Politics

Donald Trump Could Be Illegally Tampering With Jan. 6 Witnesses, Legal Experts Say

WASHINGTON ― Former president Donald Trump and his associates may very well be criminally interfering with the House Jan. 6 committee, based on authorized consultants.

Rep. Liz Cheney (R-Wyo.) steered at a listening to Tuesday that some witnesses haven’t testified as “fully and forthrightly” as others due to interference from Trump’s internal circle, citing two statements from witnesses.

“What they said to me is, ‘As long as I continue to be a team player, they know that I’m on the team, I’m doing the right thing, I’m protecting who I need to protect, you know, I’ll continue to stay in good graces in Trump World,’” a witness advised the committee.

The messages might represent obstruction of justice or tampering with a witness in an official continuing. Kevin O’Brien, a former federal prosecutor, advised HuffPost it could be unlawful to attempt to have an effect on witness testimony because the Jan. 6 committee investigates the Capitol riot.

“Anything that would deflect from that course, if undertaken intentionally, is probably a crime,” mentioned O’Brien, now a associate at white collar legislation agency, Ford O’Brien Landy LLP.

Cheney stopped wanting alleging a criminal offense had been dedicated, as an alternative saying that in the midst of its interviews the committee had grow to be conscious of “a particular practice that raised significant concern.”

The related a part of the federal law against witness tampering requires as much as 20 years in jail for anybody who “knowingly uses intimidation, threatens, or corruptly persuades another person, or attempts to do so, or engages in misleading conduct toward another person, with intent to… influence, delay, or prevent the testimony of any person in an official proceeding.”

The statute additionally says it doesn’t depend as witness tampering if “the conduct consisted solely of lawful conduct and that the defendant’s sole intention was to encourage, induce, or cause the other person to testify truthfully.”

The Justice Department has been investigating doable crimes by Trump associates, however Attorney General Merrick Garland has been coy concerning the division’s plans. Federal brokers lately seized supplies from Jeffrey Clark, a former deputy lawyer basic who was loyal to Trump, and John Eastman, an lawyer who suggested Trump on methods to steal the election. It’s as much as Garland, not a House committee, whether or not somebody will get prosecuted.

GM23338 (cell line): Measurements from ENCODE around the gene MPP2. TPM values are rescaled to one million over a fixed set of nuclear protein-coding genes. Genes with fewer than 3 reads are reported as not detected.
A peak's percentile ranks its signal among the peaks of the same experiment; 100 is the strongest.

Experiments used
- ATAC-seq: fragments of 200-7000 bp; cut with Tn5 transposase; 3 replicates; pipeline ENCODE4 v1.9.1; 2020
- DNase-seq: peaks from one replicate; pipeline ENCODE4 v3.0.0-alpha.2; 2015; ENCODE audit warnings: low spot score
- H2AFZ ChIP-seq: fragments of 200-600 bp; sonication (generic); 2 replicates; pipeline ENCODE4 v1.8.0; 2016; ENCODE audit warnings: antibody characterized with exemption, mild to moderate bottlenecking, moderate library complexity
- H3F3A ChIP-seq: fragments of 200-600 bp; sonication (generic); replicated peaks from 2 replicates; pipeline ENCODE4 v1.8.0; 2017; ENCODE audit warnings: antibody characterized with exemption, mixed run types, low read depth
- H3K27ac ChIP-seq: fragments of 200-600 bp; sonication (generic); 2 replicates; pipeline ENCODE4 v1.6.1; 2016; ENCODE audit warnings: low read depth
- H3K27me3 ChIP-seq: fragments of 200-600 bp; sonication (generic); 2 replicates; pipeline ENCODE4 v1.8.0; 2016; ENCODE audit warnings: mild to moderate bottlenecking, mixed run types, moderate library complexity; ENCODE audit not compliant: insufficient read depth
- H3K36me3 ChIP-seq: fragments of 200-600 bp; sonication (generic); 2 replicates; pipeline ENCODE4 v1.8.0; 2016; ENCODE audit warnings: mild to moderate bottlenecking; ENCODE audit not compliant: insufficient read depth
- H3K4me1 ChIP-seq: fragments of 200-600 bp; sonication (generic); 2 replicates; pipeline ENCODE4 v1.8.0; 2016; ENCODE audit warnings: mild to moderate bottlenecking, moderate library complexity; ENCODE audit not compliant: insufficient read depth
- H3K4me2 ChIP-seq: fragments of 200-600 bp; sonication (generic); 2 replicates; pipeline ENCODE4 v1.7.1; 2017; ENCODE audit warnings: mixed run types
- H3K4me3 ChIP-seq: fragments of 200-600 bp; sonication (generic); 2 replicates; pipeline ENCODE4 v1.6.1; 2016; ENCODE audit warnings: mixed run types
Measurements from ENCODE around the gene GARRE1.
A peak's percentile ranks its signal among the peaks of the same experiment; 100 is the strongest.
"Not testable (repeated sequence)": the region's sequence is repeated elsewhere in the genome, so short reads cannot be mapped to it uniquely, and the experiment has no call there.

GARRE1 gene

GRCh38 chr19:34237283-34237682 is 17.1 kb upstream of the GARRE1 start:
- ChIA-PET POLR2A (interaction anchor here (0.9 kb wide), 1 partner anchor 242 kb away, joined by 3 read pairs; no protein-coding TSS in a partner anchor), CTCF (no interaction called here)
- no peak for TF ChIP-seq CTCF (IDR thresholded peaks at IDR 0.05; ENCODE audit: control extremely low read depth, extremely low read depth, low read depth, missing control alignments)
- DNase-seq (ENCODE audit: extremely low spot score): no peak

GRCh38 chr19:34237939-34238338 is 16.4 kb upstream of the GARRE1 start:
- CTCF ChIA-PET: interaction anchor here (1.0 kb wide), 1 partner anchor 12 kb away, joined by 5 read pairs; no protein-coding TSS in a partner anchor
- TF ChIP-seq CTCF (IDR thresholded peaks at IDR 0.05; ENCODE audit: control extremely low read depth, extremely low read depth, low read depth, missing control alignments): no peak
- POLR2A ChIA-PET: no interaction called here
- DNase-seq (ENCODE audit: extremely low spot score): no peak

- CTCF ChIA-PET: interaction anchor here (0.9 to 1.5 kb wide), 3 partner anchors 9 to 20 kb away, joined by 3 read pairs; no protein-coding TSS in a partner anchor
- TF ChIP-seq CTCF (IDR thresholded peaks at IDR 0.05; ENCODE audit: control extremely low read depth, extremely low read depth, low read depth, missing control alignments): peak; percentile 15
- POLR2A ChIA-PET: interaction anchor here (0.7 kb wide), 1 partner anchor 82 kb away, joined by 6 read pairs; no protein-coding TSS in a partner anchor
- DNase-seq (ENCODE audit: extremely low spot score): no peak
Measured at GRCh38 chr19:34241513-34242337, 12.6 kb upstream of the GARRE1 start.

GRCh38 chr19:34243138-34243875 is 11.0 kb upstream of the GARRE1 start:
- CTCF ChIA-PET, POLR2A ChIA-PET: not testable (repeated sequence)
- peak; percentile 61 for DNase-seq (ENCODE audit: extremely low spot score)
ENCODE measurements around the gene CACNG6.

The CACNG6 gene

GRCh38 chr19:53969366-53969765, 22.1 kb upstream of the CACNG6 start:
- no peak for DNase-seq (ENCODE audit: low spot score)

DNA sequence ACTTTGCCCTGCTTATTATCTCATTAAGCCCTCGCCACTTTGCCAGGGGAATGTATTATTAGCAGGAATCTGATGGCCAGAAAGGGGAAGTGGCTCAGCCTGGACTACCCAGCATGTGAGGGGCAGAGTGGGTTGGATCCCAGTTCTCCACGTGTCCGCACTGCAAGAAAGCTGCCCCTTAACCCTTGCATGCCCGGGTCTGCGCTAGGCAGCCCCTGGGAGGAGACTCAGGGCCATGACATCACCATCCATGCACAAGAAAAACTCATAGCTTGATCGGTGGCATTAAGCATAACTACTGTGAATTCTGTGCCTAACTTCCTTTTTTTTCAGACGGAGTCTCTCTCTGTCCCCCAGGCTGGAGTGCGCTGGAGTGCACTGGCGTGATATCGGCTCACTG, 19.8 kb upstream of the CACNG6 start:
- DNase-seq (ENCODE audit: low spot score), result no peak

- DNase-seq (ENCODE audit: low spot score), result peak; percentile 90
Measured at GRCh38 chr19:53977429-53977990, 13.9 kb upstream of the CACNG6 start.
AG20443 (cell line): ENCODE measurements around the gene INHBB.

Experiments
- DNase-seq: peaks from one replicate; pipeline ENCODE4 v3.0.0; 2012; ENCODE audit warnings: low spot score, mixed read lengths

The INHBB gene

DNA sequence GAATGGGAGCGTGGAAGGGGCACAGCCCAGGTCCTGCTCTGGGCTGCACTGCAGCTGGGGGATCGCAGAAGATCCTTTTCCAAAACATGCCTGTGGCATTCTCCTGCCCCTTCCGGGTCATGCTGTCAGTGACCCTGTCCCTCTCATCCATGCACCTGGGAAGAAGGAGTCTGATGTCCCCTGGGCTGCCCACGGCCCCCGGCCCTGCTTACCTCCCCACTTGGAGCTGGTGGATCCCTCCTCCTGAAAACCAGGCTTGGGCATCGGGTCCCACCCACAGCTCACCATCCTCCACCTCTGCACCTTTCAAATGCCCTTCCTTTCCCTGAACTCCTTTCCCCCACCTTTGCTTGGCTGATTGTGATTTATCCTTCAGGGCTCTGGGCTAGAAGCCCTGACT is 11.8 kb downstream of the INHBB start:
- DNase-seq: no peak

The bulk of Tuesday’s listening to showcased stunning testimony from former White House aide Cassidy Hutchinson, who testified that Trump knew a few of his supporters who got here to Washington on Jan. 6, 2021 have been armed and harmful, that Trump had needed to accompany them to the Capitol, and that Trump wasn’t remotely upset as they mobbed the constructing.

“I don’t f**ing care that they have weapons. They’re not here to hurt me,” Trump mentioned, based on Hutchinson.

The two statements to witnesses that Cheney shared on Tuesday didn’t embody specific threats.

″[A person] let me know you’ve gotten your deposition tomorrow,“ someone close to Trump wrote in a partially redacted message to a witness. “He wants me to let you know he’s thinking about you. He knows you’re loyal and you’re going to do the right thing when you go in for your deposition.”

But even with no menace, if the message is coming from Trump or an in depth affiliate, a witness would most likely keep in mind that individuals whom Trump has singled out for disloyalty have been harassed and threatened by his supporters.

“If I know that, then I might really be afraid that if Trump is upset with me for not testifying the way that he perceives that I should testify, then not only am I likely to have some consequences to my employment, but there could be consequences to my safety or the safety of my family,” Tamara Lave, a legislation professor on the University of Miami, mentioned in an interview.

Norm Eisen, a former White House Counsel below President Barack Obama, said on Twitter the messages the committee revealed “will certainly lead to criminal investigation” and perhaps prosecution for witness tampering. Harry Litman, a former prosecutor, tweeted that the messages have been “a layup of an obstruction felony count.”

O’Brien additionally mentioned an investigation could be doubtless. “They will look into this and pursue it because it goes to the heart of what the Justice Department does,” he mentioned. “It can’t bring cases properly if witnesses are allowed to be intimidated or corruptly persuaded.”

It wouldn’t be the primary time prosecutors checked out Trump’s remedy of witnesses. During a particular counsel investigation of Trump’s effort to hinder an investigation into his 2016 marketing campaign, Trump undertook “efforts in both public and private to encourage witnesses not to cooperate with the investigation,” Special Counsel Robert Mueller wrote in his final report. Those efforts included dangling the prospect of federal pardons in entrance of witnesses. Mueller concluded that he couldn’t clear Trump of getting obstructed justice.

“I think most Americans know that attempting to influence witnesses to testify untruthfully presents very serious concerns,” Cheney mentioned on the listening to. “We will be discussing these issues as a committee, carefully considering our next steps.”

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